Editorial: Selling the idea of marijuana in Worcester and beyond

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Last week Worcester City Manager Edward M. Augustus Jr. signed letters of nonopposition to two companies seeking to open registered marijuana dispensaries in the city.

According to the city, “Mission Massachusetts will locate a retail and cultivation facility at 640 Lincoln St. The facility will employ approximately 50 people.

“Medicinal Alternatives will locate a retail and packaging facility at 1191 Millbury St. The facility will employ approximately 30 people.”

A medicinal marijuana storefront could be lighting up the Canal District and three other neighborhoods in Worcester.

Wikimedia Commons

A medicinal marijuana storefront could be lighting up the Canal District and three other neighborhoods in Worcester.

As part of the agreements, the city has agreed to cap the number of registered dispensaries at four. Previous agreements with Prime Wellness for a dispensary at 0 Pullman St. and Good Chemistry for a retail facility at 9 Harrison St. mean the city has fulfilled its obligations.

In addition, Augustus signed a letter of nonopposition with Good Chemistry for a cultivation facility at 40 Pullman St.

The two newest agreements were signed with the same terms as the first two, which were favorable to the city.


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According to the city: “The agreement will pay the City $100,000, plus 1.5 percent of gross sales revenue, during the first year of operation. In the second year they will pay $150,000, plus 2 percent of gross sales revenue. They will pay $200,000, plus 2.5 percent of gross sales revenue in the third year and all subsequent years of operation in the City.

“Every organization will also contribute a minimum of $10,000 annually to public charities or causes of its choosing benefiting the neighborhood.”

Marijuana is used by patients to treat several maladies, including pain associated with end-stage cancer.

Flickr

Marijuana is used by patients to treat several maladies, including pain associated with end-stage cancer.

In total, the city wrote, “By 2019, the four entities operating dispensaries in the City of Worcester will supply approximately 140 jobs, a minimum of $800,000 in annual payments plus a percentage of gross sales, and a minimum of $50k annually to site neighborhoods.”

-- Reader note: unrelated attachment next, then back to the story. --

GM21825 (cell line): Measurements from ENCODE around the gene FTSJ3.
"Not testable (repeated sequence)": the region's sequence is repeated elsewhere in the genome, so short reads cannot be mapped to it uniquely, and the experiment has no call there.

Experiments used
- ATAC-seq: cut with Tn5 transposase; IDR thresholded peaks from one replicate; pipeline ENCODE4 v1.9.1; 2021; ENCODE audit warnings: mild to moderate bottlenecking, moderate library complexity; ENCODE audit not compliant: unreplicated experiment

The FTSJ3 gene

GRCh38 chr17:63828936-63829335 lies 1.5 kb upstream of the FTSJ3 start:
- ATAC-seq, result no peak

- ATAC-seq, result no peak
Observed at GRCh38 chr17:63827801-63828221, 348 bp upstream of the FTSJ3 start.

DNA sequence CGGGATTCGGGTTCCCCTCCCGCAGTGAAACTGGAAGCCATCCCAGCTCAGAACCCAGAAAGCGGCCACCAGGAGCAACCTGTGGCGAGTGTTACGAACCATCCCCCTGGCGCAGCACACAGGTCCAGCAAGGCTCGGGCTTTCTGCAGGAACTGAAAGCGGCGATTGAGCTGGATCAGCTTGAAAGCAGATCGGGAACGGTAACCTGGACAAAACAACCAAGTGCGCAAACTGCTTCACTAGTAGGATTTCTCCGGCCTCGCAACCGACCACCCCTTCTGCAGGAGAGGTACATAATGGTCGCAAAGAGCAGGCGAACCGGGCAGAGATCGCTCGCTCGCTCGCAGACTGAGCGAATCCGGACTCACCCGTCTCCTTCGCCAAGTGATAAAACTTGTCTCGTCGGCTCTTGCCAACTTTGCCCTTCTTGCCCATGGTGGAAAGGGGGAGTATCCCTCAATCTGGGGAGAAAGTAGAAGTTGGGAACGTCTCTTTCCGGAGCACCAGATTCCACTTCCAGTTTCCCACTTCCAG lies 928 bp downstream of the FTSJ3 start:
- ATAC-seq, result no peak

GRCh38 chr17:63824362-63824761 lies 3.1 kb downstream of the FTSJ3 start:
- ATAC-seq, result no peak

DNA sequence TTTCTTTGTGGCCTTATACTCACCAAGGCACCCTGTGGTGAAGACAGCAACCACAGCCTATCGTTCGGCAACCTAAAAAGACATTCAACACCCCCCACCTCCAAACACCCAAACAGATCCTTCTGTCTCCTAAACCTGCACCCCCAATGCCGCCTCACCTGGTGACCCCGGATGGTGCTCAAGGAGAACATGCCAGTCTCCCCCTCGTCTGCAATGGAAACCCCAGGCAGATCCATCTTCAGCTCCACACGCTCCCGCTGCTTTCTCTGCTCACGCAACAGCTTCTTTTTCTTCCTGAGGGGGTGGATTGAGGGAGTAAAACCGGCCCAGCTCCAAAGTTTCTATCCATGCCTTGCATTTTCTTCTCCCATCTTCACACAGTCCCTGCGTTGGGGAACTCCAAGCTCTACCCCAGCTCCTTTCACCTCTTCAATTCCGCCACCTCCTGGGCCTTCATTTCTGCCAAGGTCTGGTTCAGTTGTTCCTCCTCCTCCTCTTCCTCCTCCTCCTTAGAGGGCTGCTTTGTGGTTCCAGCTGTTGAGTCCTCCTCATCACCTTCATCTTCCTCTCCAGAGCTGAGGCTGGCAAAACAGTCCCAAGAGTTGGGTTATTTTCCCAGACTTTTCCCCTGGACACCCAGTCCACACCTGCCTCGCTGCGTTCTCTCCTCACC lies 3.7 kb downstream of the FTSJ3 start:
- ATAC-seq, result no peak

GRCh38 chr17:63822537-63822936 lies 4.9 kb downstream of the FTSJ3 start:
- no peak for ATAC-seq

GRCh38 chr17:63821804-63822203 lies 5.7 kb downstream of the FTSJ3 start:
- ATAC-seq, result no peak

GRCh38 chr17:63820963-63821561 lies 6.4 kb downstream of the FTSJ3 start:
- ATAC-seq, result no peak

We commend the city for negotiating such favorable terms in exchange for the letters of nonopposition. Limiting the letters of nonopposition allowed the city to negotiate favorable terms while ensuring the city does not become overrun with such dispensaries.


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According to the state Executive Office of Health and Human Services, six dispensaries in the state have been licensed to sell to the nearly 20,000 medical marijuana patients in the Bay State. Those sites are located in Salem, Ayer, Brockton, Brookline, Northampton and Lowell.

That only six sites became operational since voters overwhelmingly approved medical marijuana by ballot initiative in 2012 speaks to the state’s due diligence in creating, licensing and monitoring a new industry that appears ready to explode.

Massachusetts has 183 applications pending for dispensaries, nine filed prior to June 29, 2015, and 174 between then and July 15.

The volume of applications is surely in anticipation of voters taking the next step in the evolution of marijuana licensing, legalizing recreational marijuana in the state.

This November voters in Massachusetts, California, Maine and Nevada will vote on whether to join Colorado, Oregon, Washington and Alaska in legalizing recreational marijuana.

What once appeared to be an easy win for advocates of recreational marijuana is now a tossup.

A recent poll conducted for Jobs First, a conservative political action committee, found 51 percent of the 901 registered voters surveyed would vote against recreational marijuana.

In addition, formal opposition to the measure is building. Gov. Charlie Baker, Boston Mayor Marty Walsh, Massachusetts Municipal Association, the Conference of Boston Teaching Hospitals and the Campaign for a Safe and Healthy Massachusetts have all announced their opposition to legalization.


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Opposition on moral grounds is as understandable as those who object on public health grounds. On the other side, those who do not share those concerns are joined by those who see the commercial benefit.

It is the commercial benefit that gives us pause.

In an ideal world, the decision to legalize and regulate marijuana should be made on social mores. But the promise of jobs and tax revenue is becoming increasingly alluring as cash-strapped governments cope with the realities of a changing economy.

The state has six facilities for dispensing marijuana. Nearly 200 more are queued up.

What will voters choose?

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